Budget is an ugly word. It scares a lot of us because it means endless hours keeping, finding and organizing little scraps of paper. I thought so, too, for so very long. The more I’ve read on pf (personal finance) blogs, articles and watched TV shows like The Suze Orman Show and Til Debt Do U$ Part, the scarier it seemed. Record every transaction , even the .55 cent soda at work? I don’t have time for that. Who does? I kept track of the recurring, regular payments I made per month. I thought it was enough.
It wasn’t until I began banking online that I realized – all my transactions are already gathered and organized. All I had to do was download them into a spreadsheet. At first I tried sorting the transactions myself by making a column for categories and doing it that way. I sort of liked it, but I wanted a pie chart or graph or something to let me visually see how much I was spending where. A plain spreadsheet can’t do that.
So I searched for free financial or budget software that imports Quicken files (how my bank exports, though they also offer .csv). So, so much easier to import my transactions into software, rather than manipulating them myself. The one I’m most happy with is http://www.gnucash.org/. I did have to manually select and categorize all my check transactions, but it was pretty easy as I only write checks to about 10 companies, and I found a few misplaced transactions (like Baskin-Robbins in my income. Cool!) I like the report function a lot. I can see my cash flow for any set amount of time (a week, month or the whole year). It does have the option to do your banking directly through the software – transactions, bill payments and transfers. I didn’t register that part of the software, but it looks to do business transactions and stock portfolio reports. If I had a stock portfolio, that might be a neat function.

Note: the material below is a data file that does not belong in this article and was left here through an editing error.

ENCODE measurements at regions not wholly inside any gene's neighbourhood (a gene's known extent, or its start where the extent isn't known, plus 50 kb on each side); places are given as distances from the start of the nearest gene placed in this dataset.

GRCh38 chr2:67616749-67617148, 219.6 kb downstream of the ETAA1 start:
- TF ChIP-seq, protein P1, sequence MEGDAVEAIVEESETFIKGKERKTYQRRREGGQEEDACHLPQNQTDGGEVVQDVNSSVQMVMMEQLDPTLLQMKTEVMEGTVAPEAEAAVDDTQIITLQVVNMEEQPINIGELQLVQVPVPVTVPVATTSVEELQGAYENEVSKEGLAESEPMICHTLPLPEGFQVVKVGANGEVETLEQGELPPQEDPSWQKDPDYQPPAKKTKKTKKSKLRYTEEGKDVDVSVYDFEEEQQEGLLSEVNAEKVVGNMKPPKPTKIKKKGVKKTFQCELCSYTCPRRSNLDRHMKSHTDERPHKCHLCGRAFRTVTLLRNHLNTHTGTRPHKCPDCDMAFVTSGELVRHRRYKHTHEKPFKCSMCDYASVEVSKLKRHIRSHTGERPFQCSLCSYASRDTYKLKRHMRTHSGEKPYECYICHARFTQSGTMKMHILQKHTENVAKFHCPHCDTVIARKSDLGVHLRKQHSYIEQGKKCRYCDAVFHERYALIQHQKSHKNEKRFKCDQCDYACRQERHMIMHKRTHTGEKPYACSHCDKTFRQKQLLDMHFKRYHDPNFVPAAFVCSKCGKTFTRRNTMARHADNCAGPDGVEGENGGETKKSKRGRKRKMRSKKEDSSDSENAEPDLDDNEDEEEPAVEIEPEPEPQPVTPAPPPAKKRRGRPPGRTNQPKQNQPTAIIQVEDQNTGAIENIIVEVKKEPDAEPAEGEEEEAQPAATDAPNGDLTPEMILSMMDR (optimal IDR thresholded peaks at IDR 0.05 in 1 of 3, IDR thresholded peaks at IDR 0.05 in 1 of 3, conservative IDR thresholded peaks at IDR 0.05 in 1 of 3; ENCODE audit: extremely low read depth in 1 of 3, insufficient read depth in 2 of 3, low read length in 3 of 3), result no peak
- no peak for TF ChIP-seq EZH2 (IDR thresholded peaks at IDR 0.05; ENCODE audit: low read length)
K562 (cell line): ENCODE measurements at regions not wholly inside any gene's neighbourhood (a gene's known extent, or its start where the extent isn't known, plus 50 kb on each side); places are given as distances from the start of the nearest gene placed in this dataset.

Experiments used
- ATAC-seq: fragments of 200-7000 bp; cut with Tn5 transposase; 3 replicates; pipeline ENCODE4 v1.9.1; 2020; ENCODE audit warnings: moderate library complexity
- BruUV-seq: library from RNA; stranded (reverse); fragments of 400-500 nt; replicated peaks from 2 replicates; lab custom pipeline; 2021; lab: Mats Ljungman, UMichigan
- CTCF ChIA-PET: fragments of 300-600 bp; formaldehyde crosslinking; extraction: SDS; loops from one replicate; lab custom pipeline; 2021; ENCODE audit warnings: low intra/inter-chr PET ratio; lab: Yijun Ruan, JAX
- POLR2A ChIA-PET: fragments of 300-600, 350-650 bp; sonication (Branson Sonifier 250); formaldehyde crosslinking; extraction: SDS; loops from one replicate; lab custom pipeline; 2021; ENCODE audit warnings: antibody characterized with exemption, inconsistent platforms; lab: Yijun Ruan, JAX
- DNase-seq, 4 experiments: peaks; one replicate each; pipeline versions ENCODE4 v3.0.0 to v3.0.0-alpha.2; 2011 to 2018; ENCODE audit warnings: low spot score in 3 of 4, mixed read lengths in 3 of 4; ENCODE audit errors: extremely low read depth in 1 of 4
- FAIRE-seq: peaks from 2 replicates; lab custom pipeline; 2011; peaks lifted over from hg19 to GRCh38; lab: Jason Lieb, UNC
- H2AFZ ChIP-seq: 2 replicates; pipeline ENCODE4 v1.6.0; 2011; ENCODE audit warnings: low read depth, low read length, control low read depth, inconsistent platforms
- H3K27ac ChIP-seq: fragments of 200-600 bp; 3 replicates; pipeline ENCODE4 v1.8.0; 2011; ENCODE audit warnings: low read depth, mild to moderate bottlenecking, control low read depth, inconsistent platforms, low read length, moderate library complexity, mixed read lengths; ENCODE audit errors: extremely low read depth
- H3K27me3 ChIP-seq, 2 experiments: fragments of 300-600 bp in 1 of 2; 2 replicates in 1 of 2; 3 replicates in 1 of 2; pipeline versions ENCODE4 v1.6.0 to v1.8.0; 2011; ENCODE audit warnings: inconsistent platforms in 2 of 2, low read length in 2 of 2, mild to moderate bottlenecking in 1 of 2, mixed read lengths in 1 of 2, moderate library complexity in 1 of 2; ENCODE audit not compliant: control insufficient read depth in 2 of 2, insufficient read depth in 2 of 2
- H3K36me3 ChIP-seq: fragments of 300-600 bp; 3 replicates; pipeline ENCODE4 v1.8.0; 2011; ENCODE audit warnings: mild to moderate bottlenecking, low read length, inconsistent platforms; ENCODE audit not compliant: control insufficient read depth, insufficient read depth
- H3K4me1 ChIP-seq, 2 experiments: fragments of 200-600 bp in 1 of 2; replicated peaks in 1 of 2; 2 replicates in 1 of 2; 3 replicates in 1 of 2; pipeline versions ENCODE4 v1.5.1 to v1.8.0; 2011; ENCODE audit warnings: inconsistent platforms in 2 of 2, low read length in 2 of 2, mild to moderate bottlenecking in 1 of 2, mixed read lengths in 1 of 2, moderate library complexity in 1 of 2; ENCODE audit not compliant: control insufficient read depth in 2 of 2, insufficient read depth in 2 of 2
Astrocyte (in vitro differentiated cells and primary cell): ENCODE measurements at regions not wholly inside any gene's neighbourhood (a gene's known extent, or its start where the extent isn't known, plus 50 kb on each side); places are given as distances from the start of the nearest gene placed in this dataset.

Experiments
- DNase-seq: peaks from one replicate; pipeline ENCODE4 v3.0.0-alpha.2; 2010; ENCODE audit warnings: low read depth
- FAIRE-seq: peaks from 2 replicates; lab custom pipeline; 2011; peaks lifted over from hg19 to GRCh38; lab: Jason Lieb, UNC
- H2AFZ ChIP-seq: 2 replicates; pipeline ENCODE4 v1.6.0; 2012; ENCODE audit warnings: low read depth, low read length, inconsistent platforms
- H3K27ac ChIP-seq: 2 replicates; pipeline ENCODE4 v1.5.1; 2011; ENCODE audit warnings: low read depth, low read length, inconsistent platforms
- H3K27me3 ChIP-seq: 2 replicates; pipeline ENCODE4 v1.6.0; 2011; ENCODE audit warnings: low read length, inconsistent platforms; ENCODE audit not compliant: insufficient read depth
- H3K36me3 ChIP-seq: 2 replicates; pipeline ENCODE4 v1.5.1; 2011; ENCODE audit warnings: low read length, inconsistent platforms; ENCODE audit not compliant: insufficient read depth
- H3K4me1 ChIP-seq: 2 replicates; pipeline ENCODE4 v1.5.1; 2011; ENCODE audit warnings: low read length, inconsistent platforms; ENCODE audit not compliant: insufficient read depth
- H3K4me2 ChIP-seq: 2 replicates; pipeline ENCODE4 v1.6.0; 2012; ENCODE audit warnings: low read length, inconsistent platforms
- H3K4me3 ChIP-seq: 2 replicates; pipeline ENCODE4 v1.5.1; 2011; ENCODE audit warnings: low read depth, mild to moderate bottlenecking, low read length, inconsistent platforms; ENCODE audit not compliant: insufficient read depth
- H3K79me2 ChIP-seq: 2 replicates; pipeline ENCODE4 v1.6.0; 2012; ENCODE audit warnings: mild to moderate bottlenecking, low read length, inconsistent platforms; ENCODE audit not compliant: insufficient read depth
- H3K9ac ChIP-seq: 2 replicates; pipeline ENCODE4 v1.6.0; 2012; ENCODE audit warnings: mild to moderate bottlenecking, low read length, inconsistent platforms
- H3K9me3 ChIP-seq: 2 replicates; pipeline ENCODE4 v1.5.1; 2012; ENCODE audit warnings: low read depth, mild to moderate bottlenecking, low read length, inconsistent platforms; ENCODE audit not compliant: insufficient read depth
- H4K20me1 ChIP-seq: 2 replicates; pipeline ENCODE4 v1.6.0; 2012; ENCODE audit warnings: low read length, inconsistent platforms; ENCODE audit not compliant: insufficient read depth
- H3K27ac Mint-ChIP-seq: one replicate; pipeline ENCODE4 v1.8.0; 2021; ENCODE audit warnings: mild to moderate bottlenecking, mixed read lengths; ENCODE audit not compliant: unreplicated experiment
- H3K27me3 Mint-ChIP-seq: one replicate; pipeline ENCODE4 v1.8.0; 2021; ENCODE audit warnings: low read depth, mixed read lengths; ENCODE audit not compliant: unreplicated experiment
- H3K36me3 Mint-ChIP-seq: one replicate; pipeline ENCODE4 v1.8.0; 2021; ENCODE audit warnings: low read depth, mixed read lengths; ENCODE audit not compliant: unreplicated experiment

In my search, I did come across many recommendations for http://www.mint.com, which is an online budgetary site. Again, I didn’t want to link my banking information directly into any outside software or web site, so I opted not to try Mint.
I tried to find a budget spreadsheet with some reporting/graphic capabilities, just to see if any of them could do as well as gnucash, and I found one. The best by far is PearBudget. The online version of PearBudget is different – it costs $3 a month. The spreadsheet is free, but it is a LOT of manual labor. You can input each transaction by day and month, but since I just wanted a snapshot of what I’d been spending, I started at day 1 of each month. The category breakdown and the analysis the spreadsheet provided shocked me.
My regular expenses, such as mortgage, cable bill, insurances and landline phone bill were fairly stable. They should have been static, but I discovered my landline phone bill fluctuates by a few pennies every month, and my cable bill has crept up slowly over the past year. I do paperless billing and those two are automatic payments, so I rarely look at them. The analysis showed me that I need to look at every bill to make sure I’m being charged correctly and question any changes.
My variable expenses were all over the place, as I suspected, but seeing the hard numbers shocked me. It’s the gas and eating out and doctors and the ATM withdrawals that dissipate into the ether that I should monitor. Yes, I knew this, but seeing it finally made something click in my brain.